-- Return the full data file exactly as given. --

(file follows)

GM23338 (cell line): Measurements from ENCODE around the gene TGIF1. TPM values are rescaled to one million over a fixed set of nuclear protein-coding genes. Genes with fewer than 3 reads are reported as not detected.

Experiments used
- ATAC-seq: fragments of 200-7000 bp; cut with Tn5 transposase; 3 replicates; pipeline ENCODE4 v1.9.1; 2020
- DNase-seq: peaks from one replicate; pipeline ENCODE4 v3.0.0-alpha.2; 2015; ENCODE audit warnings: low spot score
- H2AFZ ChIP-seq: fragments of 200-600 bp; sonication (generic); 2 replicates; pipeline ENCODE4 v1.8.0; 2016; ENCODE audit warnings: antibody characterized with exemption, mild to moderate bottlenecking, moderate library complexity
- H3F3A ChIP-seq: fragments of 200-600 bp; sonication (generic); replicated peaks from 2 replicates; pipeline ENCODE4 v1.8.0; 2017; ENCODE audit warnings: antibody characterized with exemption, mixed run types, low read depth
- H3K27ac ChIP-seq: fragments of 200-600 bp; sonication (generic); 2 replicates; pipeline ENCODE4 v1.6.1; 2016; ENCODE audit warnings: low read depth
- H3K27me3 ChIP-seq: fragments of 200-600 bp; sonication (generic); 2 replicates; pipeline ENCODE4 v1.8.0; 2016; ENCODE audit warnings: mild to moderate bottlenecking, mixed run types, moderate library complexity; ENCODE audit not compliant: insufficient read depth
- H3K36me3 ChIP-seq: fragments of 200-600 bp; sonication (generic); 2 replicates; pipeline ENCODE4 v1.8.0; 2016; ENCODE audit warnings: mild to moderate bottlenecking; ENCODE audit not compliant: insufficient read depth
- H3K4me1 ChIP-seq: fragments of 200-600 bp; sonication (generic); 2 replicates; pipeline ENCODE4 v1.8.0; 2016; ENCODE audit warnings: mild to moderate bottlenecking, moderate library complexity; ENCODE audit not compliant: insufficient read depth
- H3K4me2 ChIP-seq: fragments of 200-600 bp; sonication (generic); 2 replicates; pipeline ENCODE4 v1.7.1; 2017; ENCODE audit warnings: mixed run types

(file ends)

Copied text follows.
GM23338 (cell line): Measurements from ENCODE around the gene TGIF1. TPM values are rescaled to one million over a fixed set of nuclear protein-coding genes. Genes with fewer than 3 reads are reported as not detected.

Experiments used
- ATAC-seq: fragments of 200-7000 bp; cut with Tn5 transposase; 3 replicates; pipeline ENCODE4 v1.9.1; 2020
- DNase-seq: peaks from one replicate; pipeline ENCODE4 v3.0.0-alpha.2; 2015; ENCODE audit warnings: low spot score
- H2AFZ ChIP-seq: fragments of 200-600 bp; sonication (generic); 2 replicates; pipeline ENCODE4 v1.8.0; 2016; ENCODE audit warnings: antibody characterized with exemption, mild to moderate bottlenecking, moderate library complexity
- H3F3A ChIP-seq: fragments of 200-600 bp; sonication (generic); replicated peaks from 2 replicates; pipeline ENCODE4 v1.8.0; 2017; ENCODE audit warnings: antibody characterized with exemption, mixed run types, low read depth
- H3K27ac ChIP-seq: fragments of 200-600 bp; sonication (generic); 2 replicates; pipeline ENCODE4 v1.6.1; 2016; ENCODE audit warnings: low read depth
- H3K27me3 ChIP-seq: fragments of 200-600 bp; sonication (generic); 2 replicates; pipeline ENCODE4 v1.8.0; 2016; ENCODE audit warnings: mild to moderate bottlenecking, mixed run types, moderate library complexity; ENCODE audit not compliant: insufficient read depth
- H3K36me3 ChIP-seq: fragments of 200-600 bp; sonication (generic); 2 replicates; pipeline ENCODE4 v1.8.0; 2016; ENCODE audit warnings: mild to moderate bottlenecking; ENCODE audit not compliant: insufficient read depth
- H3K4me1 ChIP-seq: fragments of 200-600 bp; sonication (generic); 2 replicates; pipeline ENCODE4 v1.8.0; 2016; ENCODE audit warnings: mild to moderate bottlenecking, moderate library complexity; ENCODE audit not compliant: insufficient read depth
- H3K4me2 ChIP-seq: fragments of 200-600 bp; sonication (generic); 2 replicates; pipeline ENCODE4 v1.7.1; 2017; ENCODE audit warnings: mixed run types